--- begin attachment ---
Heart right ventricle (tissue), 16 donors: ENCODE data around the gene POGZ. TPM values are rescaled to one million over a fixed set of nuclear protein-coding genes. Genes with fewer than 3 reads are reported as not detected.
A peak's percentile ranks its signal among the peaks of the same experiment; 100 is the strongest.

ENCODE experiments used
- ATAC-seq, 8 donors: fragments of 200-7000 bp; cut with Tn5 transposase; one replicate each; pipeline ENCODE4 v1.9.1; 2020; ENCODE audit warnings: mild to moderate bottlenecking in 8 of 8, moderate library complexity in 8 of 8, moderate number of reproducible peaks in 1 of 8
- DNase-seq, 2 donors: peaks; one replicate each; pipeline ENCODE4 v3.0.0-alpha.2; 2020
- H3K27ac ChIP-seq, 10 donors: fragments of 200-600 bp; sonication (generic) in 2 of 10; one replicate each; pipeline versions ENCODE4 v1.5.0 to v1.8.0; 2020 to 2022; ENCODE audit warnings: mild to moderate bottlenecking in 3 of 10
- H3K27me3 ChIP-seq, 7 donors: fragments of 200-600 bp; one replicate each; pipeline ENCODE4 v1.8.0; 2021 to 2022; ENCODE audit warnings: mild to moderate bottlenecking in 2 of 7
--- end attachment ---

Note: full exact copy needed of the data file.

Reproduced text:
Heart right ventricle (tissue), 16 donors: ENCODE data around the gene POGZ. TPM values are rescaled to one million over a fixed set of nuclear protein-coding genes. Genes with fewer than 3 reads are reported as not detected.
A peak's percentile ranks its signal among the peaks of the same experiment; 100 is the strongest.

ENCODE experiments used
- ATAC-seq, 8 donors: fragments of 200-7000 bp; cut with Tn5 transposase; one replicate each; pipeline ENCODE4 v1.9.1; 2020; ENCODE audit warnings: mild to moderate bottlenecking in 8 of 8, moderate library complexity in 8 of 8, moderate number of reproducible peaks in 1 of 8
- DNase-seq, 2 donors: peaks; one replicate each; pipeline ENCODE4 v3.0.0-alpha.2; 2020
- H3K27ac ChIP-seq, 10 donors: fragments of 200-600 bp; sonication (generic) in 2 of 10; one replicate each; pipeline versions ENCODE4 v1.5.0 to v1.8.0; 2020 to 2022; ENCODE audit warnings: mild to moderate bottlenecking in 3 of 10
- H3K27me3 ChIP-seq, 7 donors: fragments of 200-600 bp; one replicate each; pipeline ENCODE4 v1.8.0; 2021 to 2022; ENCODE audit warnings: mild to moderate bottlenecking in 2 of 7